Farmer’s Walk:  If you’re from the city like me you probably haven’t had the chance to push a wheelbarrow but if you have seen someone carry a heavy load with one you will have noticed that it is not an easy thing to do.  If you don’t have access to a wheelbarrow just grab a pair of heavy dumbbells or kettlebells and walk with them for several yards.  This exercise may not look like it will give you functional strength but you will quickly find that it will give you strength and muscle that will help you carry heavier weight in the gym and in your daily life.  Along with building functional strength it will build muscle in your entire body, from your calves, legs, back, arms and shoulders.  Include this exercise a couple of times a week and you will develop traps like never before.

Sledge Hammer Training:  Guys that do either construction work or are lumberjacks know the benefits of using a swinging motion.  Over time your arms, shoulders, back and core develop amazing strength and muscular development.

Sled Pushes and Sled Pulls:  Sled training is a great way to get a total body workout and can take your conditioning to a new level.

Burpees:  This is definitely one of the best exercises around and the best part is you don’t need equipment.  If there is one bodyweight exercise that helps with conditioning and works your upper body and lower body it is definitely the burpees.  Throw this exercise at the end of you workouts as a finisher and you will see the results show in your body.

Mountain Climbers: This is a good choice to target your core.  It can also serve as a cardio and conditioning workout.

Kettlebell Swings:  Kettlebells are used by athletes as these can help with total body workouts.  You don’t need a heavy weight, simply swing the weight with one or two arms by using your hips to thrust the weight up.

Landmine Exercises:  A while back I talked about this specific type of exercises that can be included in your workouts.  All you need is a barbell and few plates to add weight.  Place the end of a barbell at a corner of two walls or place it in the whole of a weight plate.  You can get creative with this set up by holding the bar from the opposite end and either doing a push press with one arm, simply pushing the weight up for a shoulder workout, or doing some twisting exercises that will work on your core, legs, arms and shoulders.  Check out my article on this particular exercise here.

How to Incorporate These Exercises In Your Workouts

Many of these exercises look fun and challenging.  In order to make these exercises work to their potential it is important to know how to mix them the right way in any workout.

It may look tempting to try as many of these exercises the next time you step into a gym or maybe jump in and throw a set or two then move on to the next exercise.

The best thing to do is to choose anywhere between 2 to 4 of these exercises in one workout and work with anywhere between 3 to 5 sets.

As with any workouts you don’t want to perform these exercises on consecutive days.  I would also recommend allowing at least 24 hours rest between workouts.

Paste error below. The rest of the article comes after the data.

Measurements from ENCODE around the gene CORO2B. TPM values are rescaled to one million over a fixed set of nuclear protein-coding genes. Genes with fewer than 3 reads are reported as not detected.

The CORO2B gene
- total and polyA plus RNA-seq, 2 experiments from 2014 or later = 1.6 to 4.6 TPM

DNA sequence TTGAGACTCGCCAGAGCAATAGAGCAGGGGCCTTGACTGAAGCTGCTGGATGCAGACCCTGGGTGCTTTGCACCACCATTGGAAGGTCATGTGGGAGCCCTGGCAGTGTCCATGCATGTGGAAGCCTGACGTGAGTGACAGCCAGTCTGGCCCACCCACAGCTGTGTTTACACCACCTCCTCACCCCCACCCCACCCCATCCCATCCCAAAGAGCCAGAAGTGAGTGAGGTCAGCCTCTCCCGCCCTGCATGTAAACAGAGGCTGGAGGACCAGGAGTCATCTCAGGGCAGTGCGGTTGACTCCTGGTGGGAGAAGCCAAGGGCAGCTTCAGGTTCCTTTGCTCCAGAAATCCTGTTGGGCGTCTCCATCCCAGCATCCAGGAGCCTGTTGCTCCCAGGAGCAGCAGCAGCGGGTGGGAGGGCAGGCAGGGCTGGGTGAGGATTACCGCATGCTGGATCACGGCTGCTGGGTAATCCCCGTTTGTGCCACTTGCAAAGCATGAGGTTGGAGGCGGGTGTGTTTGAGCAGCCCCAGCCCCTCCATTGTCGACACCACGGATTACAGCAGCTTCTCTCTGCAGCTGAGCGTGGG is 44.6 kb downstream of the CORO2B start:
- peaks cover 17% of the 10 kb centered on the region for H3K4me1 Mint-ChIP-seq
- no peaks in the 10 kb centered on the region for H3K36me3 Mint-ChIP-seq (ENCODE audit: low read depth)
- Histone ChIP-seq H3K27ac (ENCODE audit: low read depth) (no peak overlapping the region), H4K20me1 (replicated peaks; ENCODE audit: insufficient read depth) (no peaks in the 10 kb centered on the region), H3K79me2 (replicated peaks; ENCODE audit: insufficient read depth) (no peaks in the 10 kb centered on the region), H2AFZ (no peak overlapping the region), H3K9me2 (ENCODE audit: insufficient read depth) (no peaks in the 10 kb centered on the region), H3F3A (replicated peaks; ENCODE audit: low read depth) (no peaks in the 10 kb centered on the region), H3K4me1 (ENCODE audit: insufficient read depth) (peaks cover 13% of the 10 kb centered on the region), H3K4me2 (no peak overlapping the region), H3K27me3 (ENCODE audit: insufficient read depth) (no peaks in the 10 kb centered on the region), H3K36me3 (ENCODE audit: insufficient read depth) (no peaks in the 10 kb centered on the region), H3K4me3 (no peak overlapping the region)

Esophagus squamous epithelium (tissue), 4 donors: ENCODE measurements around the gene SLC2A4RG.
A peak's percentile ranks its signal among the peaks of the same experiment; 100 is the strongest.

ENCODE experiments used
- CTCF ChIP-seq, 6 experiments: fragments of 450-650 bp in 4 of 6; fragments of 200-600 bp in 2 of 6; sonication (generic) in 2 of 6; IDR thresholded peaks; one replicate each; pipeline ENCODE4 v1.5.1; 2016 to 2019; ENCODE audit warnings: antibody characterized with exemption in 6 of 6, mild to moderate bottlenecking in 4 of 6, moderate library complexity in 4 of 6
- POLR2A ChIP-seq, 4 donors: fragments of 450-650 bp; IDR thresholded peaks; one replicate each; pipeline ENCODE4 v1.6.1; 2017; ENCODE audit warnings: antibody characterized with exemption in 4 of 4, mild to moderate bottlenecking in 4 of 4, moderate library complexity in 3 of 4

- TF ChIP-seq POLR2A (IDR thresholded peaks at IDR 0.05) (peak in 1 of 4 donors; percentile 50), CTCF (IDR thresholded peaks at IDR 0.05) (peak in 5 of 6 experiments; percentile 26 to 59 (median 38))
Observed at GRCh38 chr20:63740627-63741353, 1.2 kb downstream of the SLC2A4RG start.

Here are some examples on how you can use functional training.

Sample Workout 1

  • Power Clean (5 sets of 3-5 reps)
  • Front Squats (5 sets of 5 reps)
  • Deadlifts (5 sets of 5 reps)
  • Biceps Curls (2-3 sets of 6-8 reps)

*Rest 60 to 90 seconds between sets.

Sample Workout 2

  • Clean & Jerk (5 sets of 5)
  • Push Press (5 sets of 5)
  • Chin Ups (5 sets of 6 to 8 reps)
  • Triceps Pull Down (2-3 sets of 6 to 8)

*Rest 60 to 90 seconds between sets.

Sample Workout 3 (Conditioning)

  • Box Jumps
  • Burpees
  • Kettlebell Swings
  • Farmers Walk

*Each set should consist of 30 seconds of activity followed by one minute rest

*Perform 3 to 4 sets

These are just some examples of functional training but you can find ways to get creative on your own.

You can follow something similar to what I have shown above on one or two days of your training and include a more traditional workout consisting of bench presses, shoulder presses, squats, etc, on another day or two of your workout schedule.

Functional Exercises as Finishers

Another approach you can take in order to make your physique more athletic is to use finishers at the end of a strength training session.

Exercises like the following make for excellent finishers:

  • Jump Rope
  • Kettlebell Swings
  • Burpees
  • Sledge Hammer Workout
  • Mountain Climbers

Choose one exercise at the end of your workout and do sets of 30 seconds of activity followed by 30 seconds of rest.  Set a timer for 10 to 15 minutes and do each set until time is up.

You can also check out a program like Jason Ferruggia’s “Uncaged,” which combines functional exercises with traditional exercises for maximum results.

As you can see there are many ways to make your workouts more functional.  These techniques will help you get a body that will look more athletic and will also help you perform better in your daily life, all while gaining muscle and looking your best.

Metabolic Conditioning Workouts: A Surefire Way To Get Lean Using Short Intense Exercises

It’s not a secret.  You want a body that is lean and ripped.  You want to have a body that burns fat faster than an F-16 burns fuel all while keeping your hard earned muscles.  If you want to get all the benefits in one workout without having to suffer through boring cardio then get ready to try metabolic conditioning workouts.

Burning fat and gaining or keeping muscle is often looked at as an either/ or option.  You are told that you can only train for fat loss or you can train for muscle gain but you can’t combine the two.